What does it mean to be EO100™ Certified?

What does certification to a reputable independent third-party standard mean?

As more interest builds from natural gas buyers as well as from the financial and investment community, we would like to clarify what certification to the EO100™ Standard for Responsible Energy Development offers and what it does not.

 The EO100™ certification is a broad evaluation against all areas of environment, social and governance (ESG) performance and is not a guarantee of a “low methane intensity” gas supply.

By taking part in the EO100™ certification process, operators undergo a qualified, independent third-party assessment that looks broadly at company practices and policies against over 500 performance targets covering these 5 ESG Principles:

    1. Corporate Governance, Transparency & Ethics
    2. Human Rights, Social Impact & Community Development
    3. Indigenous People’s Rights
    4. Health & Safety and Fair Labor & Working Conditions
    5. Climate Change, Biodiversity & Environment

We assure that:

  • A minimum score under each of the 5 Principles has been achieved
  • Product is differentiated based upon a final grade achieved from C through A+
  • Transparent metrics, scores and a letter grade, and details of the certification are posted on the EO100™ website along with clarifications of how metrics were determined.

Examples of claims that an operator with a certified asset can make:

  • “Our ….. asset is certified at a B grade against the EO100™ Standard”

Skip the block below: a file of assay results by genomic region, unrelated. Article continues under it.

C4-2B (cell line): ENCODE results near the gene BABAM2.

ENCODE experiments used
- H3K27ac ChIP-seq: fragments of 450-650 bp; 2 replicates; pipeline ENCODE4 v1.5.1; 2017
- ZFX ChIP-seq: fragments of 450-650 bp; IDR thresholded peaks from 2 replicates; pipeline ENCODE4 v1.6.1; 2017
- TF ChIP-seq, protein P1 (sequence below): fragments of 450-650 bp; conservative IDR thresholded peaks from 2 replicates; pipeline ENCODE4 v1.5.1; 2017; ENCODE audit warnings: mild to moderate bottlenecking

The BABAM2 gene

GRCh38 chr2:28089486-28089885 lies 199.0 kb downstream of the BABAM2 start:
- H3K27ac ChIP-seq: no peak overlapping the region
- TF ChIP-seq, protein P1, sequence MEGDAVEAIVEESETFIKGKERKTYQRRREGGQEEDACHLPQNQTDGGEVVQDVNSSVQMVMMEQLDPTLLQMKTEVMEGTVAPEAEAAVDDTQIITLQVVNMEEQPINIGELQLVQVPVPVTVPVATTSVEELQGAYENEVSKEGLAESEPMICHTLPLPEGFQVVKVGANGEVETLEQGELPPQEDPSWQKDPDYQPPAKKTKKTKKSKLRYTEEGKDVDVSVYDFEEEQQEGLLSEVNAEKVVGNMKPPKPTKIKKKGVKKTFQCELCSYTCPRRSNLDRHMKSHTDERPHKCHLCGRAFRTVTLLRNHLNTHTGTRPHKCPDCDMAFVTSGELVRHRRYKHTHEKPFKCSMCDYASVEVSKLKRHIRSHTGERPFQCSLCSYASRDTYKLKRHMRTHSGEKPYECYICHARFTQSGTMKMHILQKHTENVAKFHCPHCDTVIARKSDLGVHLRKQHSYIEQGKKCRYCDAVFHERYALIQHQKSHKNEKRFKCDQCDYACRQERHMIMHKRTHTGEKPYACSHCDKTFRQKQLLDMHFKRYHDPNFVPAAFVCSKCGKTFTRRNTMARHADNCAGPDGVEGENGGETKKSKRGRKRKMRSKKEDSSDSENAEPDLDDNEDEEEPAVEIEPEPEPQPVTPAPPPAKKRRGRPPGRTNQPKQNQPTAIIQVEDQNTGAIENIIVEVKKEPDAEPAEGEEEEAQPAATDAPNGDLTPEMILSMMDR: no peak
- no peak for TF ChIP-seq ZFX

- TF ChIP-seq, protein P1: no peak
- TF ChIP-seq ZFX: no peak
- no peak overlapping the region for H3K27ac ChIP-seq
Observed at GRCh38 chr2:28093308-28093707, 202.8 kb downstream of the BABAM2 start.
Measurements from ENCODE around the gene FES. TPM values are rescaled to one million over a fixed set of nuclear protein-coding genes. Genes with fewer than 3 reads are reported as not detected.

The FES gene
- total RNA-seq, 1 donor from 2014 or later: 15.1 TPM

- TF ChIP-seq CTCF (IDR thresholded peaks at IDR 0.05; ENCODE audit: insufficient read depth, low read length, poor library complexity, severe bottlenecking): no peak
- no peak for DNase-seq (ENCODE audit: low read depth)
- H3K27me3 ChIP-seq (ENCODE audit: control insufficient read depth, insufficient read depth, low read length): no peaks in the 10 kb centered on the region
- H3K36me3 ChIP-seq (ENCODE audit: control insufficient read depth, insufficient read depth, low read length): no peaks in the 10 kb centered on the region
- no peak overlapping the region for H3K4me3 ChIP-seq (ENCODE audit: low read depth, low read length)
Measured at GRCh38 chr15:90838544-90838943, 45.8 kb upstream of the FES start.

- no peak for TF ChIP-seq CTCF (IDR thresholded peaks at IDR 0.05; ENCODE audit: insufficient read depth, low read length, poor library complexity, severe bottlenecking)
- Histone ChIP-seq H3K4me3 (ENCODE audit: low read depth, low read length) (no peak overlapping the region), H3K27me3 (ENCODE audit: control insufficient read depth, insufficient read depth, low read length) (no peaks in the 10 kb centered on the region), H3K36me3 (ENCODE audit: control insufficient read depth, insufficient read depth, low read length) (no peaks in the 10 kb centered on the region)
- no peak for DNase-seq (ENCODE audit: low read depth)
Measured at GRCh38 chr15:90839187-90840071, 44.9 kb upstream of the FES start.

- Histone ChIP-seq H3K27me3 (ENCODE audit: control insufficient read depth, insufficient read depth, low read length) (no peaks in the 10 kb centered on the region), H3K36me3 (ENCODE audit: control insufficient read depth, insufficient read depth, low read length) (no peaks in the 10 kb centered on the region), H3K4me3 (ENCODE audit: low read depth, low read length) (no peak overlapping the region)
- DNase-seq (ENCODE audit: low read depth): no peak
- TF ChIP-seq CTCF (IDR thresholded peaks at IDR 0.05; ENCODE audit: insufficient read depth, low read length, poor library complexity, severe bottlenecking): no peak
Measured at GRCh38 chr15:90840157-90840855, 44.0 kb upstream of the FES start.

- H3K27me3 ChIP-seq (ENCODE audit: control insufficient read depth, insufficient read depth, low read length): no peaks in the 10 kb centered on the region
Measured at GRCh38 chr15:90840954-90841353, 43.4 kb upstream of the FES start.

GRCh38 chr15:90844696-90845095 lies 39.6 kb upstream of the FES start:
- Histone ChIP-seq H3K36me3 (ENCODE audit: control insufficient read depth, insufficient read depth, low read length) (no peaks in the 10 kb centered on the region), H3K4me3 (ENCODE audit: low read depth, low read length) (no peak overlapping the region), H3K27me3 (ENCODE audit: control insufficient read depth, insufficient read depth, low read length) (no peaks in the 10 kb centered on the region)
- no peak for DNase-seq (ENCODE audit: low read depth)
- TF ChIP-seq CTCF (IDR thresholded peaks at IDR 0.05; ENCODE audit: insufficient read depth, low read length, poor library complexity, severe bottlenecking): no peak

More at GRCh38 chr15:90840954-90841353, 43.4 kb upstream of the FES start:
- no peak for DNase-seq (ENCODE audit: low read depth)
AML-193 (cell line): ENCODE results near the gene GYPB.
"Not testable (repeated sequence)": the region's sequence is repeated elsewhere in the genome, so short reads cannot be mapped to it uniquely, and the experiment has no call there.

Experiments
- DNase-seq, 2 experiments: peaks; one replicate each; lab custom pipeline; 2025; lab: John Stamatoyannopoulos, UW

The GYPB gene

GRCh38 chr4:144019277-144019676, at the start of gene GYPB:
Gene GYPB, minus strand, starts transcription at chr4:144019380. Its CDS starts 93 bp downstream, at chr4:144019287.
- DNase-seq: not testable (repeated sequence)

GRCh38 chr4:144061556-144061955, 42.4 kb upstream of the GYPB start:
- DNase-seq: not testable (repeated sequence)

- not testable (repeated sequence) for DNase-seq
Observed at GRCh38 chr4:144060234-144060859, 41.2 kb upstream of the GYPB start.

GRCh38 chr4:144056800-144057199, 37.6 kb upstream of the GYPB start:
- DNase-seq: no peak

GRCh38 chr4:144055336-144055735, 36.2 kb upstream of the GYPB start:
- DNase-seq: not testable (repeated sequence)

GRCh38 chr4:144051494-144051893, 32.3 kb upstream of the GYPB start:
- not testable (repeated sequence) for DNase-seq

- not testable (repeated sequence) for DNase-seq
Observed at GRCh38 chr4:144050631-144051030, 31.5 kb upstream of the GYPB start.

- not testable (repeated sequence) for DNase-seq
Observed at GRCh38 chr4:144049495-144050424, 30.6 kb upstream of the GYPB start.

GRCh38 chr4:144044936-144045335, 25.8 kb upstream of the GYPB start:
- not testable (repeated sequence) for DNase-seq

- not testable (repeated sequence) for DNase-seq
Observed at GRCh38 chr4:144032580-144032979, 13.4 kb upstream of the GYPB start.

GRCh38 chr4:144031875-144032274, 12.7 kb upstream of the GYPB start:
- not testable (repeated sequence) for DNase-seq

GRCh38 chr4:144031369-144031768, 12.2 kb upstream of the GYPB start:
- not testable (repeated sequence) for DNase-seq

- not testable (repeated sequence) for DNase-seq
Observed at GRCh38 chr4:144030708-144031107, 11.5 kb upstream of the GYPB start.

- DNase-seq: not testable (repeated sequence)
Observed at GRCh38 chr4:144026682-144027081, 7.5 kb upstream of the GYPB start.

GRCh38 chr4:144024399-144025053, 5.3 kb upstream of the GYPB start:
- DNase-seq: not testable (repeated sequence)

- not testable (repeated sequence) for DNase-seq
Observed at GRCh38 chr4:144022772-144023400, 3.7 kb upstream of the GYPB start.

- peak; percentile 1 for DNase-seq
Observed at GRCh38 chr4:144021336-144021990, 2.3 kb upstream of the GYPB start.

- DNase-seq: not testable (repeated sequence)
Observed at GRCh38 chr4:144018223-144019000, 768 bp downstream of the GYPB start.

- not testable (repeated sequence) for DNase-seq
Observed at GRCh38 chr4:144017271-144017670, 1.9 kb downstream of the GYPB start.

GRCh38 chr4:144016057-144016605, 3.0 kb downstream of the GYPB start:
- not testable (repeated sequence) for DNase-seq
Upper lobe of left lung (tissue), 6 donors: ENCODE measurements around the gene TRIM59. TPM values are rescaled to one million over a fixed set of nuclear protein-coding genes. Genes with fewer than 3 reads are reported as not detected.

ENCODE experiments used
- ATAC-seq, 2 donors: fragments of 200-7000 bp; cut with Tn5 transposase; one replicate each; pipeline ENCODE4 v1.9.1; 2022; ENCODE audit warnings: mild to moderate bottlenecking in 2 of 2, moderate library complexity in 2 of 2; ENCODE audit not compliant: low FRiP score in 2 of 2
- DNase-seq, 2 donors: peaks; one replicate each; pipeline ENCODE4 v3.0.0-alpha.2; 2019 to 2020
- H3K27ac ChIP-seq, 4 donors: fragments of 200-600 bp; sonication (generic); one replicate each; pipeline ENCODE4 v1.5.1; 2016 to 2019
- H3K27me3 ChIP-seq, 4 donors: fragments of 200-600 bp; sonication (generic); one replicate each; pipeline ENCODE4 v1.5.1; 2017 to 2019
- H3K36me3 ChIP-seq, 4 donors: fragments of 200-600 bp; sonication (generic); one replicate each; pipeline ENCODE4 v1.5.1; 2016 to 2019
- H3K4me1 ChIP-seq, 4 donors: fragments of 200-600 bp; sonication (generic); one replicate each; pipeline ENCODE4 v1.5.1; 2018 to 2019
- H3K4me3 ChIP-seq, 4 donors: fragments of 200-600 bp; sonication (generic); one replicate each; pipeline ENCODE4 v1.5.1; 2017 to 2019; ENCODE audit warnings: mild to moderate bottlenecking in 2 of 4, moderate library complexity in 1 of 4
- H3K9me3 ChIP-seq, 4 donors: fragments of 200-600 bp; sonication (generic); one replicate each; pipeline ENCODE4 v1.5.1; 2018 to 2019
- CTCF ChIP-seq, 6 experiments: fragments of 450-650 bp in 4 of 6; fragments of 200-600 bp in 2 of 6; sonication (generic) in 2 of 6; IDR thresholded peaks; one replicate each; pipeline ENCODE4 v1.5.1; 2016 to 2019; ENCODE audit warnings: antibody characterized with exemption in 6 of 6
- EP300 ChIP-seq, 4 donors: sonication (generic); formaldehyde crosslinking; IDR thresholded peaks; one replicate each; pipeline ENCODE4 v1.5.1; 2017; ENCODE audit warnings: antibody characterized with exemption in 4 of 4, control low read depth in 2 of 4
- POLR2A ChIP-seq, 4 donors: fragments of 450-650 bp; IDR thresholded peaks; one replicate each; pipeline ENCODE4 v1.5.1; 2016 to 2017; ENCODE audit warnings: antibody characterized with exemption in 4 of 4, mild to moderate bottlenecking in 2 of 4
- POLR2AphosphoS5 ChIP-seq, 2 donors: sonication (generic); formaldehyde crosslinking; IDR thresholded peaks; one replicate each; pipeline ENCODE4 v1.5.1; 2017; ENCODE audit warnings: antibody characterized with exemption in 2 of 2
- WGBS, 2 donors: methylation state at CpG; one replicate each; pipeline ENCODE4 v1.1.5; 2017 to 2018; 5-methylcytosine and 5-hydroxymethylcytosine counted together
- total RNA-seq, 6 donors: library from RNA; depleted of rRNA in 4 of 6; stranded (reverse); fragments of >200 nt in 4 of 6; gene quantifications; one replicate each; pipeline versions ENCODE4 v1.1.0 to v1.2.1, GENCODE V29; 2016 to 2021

• “25% of our natural gas production is certified to the EO100™ Standard at grade C+”

An independent assessment of an asset or certifiable unit identifies areas where an operator is either meeting, exceeding, or leading in ESG practices, but also identifies areas in need of improvement. Operators that achieve certification must commit to a continuous improvement process to address any performance gaps identified by the independent assessors.  As part of the continuous improvement process, less than perfect scores achieved on any of the performance targets must be improved upon annually. No operator or site is perfect; the fundamental nature of the program is to embark upon a journey of continuous improvement that is monitored annually. The certification is not a stamp of approval.

Certification to the EO100™ standard does not ensure that the asset is a “low methane intensity” supply of natural gas.  What we do ensure is that:

  • Methane and GHG intensities are reported to a standardized framework.
  • Methane and overall GHG intensities are publicly reported on our website separately for the segments of the natural gas value chain that the operations encompass: production, gathering and boosting, processing, and transmission and storage.
  • Description of methods used to determine those intensities, including any measurement informed methane emissions estimates.
  • Best practices to control methane have been incentivized, evaluated, and scored.
  • The Standard encourages enhanced methane leak monitoring and has requirements that go above minimum regulatory compliance with some stretch targets that go well beyond business as usual.

Without clear and transparent messaging of what is in each standard or certification, industry is at risk of allegations of greenwashing, with certification programs enabling this to happen. We encourage other programs to also disclose what it means to achieve their certification or standard in order to bring the necessary transparency to an opaque market. With increased transparency, we can all strive for the common goal of raising industry to a higher level of performance.